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SEC probes Alphaland for possible SRC violation

By Zinnia B. Dela Peña (The Philippine Star) | Updated March 17, 2014 - 12:00am

MANILA, Philippines - The Securities and Exchange Commission is investigating Alphaland Corp. of former trade and industry minister Roberto V. Ongpin for possible violation of the Securities Regulation Code.

The move follows the delisting process initiated by the Philippine Stock Exchange against Alphaland for  repeated violations of the listing and disclosure rules of the PSE.

SEC commissioner Juanita Cueto said the corporate watchdog is also conducting its own investigation into Alphaland, whose shares remain suspended from trading since Jan. 20 this year.

Cueto said an initial report has already been submitted by an SEC unit to the Commission but declined to give details pending completion of the investigation.

Under Sec. 5 of the SRC, the SEC has among others the authority to approve, reject, suspend and revoke registration and licensing applications as well as to regulate, investigate the activities of persons and companies under its jurisdiction.

The SEC is also empowered to impose sanctions for the violation of the SRC, Corporation Code, the Investment Houses Law and Financing Co. Act.

The PSE has begun the process to remove Alphaland from its roster of listed stocks to safeguard the interest of the investing public.

Under the PSE rules, delisting is the maximum penalty imposed by the exchange imposed on an erring company.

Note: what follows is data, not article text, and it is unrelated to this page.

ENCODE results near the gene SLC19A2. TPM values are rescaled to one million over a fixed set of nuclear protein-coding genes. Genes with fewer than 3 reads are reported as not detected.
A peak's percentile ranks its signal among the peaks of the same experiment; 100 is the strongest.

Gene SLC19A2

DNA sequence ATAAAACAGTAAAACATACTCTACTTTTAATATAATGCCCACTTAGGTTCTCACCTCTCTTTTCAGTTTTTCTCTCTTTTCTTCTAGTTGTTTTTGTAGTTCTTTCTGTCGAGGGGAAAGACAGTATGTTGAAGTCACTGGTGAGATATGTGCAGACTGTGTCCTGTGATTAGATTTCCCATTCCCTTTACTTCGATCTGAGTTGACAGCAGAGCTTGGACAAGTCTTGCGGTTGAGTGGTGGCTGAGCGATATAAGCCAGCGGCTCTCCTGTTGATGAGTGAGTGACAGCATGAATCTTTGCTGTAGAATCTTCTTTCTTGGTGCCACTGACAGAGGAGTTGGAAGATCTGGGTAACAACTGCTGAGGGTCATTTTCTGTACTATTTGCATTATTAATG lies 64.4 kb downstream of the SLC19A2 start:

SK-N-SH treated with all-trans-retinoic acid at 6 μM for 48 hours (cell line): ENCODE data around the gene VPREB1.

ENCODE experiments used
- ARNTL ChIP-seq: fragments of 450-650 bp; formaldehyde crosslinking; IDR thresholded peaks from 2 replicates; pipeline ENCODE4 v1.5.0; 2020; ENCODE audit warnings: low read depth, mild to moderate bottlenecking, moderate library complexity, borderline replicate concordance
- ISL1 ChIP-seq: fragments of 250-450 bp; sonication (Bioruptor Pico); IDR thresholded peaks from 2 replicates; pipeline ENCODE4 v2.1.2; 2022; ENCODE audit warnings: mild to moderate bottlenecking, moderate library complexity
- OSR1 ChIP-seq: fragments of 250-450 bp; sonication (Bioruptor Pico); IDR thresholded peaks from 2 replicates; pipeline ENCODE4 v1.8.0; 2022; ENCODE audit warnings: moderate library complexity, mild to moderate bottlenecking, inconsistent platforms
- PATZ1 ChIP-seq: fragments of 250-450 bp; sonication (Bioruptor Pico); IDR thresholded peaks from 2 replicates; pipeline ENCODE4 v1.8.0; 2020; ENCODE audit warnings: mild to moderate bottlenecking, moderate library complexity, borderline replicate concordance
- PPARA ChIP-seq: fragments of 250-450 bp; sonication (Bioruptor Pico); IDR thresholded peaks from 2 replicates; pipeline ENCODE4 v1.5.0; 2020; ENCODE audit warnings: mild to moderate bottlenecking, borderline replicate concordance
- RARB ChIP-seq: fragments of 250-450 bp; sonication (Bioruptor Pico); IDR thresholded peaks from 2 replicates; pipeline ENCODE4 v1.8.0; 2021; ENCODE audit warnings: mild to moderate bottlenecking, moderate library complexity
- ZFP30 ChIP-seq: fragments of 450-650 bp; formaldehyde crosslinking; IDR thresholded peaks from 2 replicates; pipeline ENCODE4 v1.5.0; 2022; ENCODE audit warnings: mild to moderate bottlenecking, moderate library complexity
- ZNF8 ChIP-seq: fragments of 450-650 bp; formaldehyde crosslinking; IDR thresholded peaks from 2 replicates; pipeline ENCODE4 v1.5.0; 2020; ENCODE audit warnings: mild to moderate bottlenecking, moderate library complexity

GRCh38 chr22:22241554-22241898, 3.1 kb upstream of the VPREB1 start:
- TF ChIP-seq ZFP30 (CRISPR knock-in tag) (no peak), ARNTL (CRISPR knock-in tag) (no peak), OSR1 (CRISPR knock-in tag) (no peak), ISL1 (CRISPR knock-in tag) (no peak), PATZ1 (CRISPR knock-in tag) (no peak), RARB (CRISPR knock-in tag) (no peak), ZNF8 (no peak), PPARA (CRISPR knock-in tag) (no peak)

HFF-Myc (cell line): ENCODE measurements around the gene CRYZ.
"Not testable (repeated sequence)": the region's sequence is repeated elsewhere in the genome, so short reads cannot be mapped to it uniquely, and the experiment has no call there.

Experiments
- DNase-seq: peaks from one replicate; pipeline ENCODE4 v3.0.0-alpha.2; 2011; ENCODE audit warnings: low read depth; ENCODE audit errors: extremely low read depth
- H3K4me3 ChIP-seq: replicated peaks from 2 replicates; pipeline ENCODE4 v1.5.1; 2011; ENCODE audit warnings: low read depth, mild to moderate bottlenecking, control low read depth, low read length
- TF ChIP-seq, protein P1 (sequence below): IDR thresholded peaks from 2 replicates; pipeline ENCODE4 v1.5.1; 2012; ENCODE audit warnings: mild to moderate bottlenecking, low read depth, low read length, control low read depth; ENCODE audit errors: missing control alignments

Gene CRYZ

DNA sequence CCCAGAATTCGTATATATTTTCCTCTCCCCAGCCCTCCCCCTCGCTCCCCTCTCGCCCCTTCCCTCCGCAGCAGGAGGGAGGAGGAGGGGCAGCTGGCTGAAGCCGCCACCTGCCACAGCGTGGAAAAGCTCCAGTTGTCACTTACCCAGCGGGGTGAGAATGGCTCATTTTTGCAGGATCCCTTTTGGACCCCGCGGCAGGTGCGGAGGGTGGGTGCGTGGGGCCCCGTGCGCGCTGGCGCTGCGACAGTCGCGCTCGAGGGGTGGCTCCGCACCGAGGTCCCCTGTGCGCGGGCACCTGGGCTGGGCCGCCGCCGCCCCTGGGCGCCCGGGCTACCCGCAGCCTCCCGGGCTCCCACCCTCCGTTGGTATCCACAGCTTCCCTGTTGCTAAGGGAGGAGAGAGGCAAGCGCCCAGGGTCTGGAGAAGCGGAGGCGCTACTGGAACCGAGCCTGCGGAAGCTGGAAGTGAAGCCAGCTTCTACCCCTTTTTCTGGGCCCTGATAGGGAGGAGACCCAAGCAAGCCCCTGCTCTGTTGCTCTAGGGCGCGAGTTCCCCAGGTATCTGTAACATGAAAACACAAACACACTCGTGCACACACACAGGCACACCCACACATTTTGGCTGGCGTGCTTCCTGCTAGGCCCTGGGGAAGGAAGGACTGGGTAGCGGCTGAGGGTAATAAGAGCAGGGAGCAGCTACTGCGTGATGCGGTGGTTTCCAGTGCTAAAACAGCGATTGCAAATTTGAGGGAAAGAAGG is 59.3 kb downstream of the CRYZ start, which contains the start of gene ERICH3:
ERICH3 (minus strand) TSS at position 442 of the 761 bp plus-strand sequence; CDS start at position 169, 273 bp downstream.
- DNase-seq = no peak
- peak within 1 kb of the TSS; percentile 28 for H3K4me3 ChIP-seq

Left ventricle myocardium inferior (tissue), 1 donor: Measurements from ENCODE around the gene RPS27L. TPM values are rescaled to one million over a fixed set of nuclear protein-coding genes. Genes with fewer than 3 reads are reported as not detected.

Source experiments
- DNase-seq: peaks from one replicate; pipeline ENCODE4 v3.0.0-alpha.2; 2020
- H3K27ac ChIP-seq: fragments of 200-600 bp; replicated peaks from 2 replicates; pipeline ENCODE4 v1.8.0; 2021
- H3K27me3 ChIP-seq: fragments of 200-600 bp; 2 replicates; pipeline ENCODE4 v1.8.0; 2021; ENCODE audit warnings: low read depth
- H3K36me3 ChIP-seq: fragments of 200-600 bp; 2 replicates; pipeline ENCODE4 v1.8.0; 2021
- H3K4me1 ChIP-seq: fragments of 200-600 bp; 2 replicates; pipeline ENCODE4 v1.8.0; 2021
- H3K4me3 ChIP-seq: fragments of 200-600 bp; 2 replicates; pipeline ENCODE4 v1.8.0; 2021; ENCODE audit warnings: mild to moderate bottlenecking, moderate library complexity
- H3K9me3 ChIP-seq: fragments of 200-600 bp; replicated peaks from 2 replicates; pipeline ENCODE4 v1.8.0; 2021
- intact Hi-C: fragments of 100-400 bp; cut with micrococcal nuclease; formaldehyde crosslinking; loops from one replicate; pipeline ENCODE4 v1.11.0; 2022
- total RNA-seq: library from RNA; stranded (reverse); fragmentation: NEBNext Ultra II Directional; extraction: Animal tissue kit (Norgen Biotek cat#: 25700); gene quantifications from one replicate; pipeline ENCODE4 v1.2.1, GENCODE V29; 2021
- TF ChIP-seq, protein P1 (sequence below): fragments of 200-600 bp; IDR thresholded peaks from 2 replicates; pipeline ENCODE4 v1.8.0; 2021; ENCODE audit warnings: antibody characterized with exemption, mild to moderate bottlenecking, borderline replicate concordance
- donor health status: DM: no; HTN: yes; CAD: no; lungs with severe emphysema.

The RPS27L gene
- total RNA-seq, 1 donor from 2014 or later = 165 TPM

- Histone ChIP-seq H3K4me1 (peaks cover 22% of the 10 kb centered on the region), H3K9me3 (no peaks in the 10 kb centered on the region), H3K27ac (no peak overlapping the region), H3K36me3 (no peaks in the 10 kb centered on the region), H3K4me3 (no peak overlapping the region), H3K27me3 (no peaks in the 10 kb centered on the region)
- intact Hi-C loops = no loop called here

Among the grounds cited by the PSE for striking Alphaland off the register of listed companies are “repeated failure to submit full, fair, accurate and timely disclosures of material information.”

These violations, the PSE said, occurred in the course of the disclosure of the alleged “simulated” sale of Alphaland shares between UK-based investment fund Ashmore Group and Credit Suisse (Singapore), cases involving the company and its state of financial distress and its representation of its conduct of a stock rights offering which it later described as a “minority offering.”

For the “minority offering” transaction, the PSE said Alphaland disclosed it tapped Unicapital Securities Inc. as its underwriter when in fact, as Alphaland itself admitted, there was no signed agreement to confirm their engagement.

Unicapital Securities categorically denied having participated and consented to the  “minority offering.”

Alphaland’s actions  “show a pattern of deliberate, conscious and willful intent to mislead the exchange and the investing public,” the PSE said.

“Investors are put to risk when companies do not follow our rules and it is for this reason that we must at all times enforce these to maintain a fair and orderly market. The PSE would like to ensure the public that we are steadfast in the application of these rules and mindful always of the interest of the investing public,” Hans B. Sicat, president and CEO of the PSE said.

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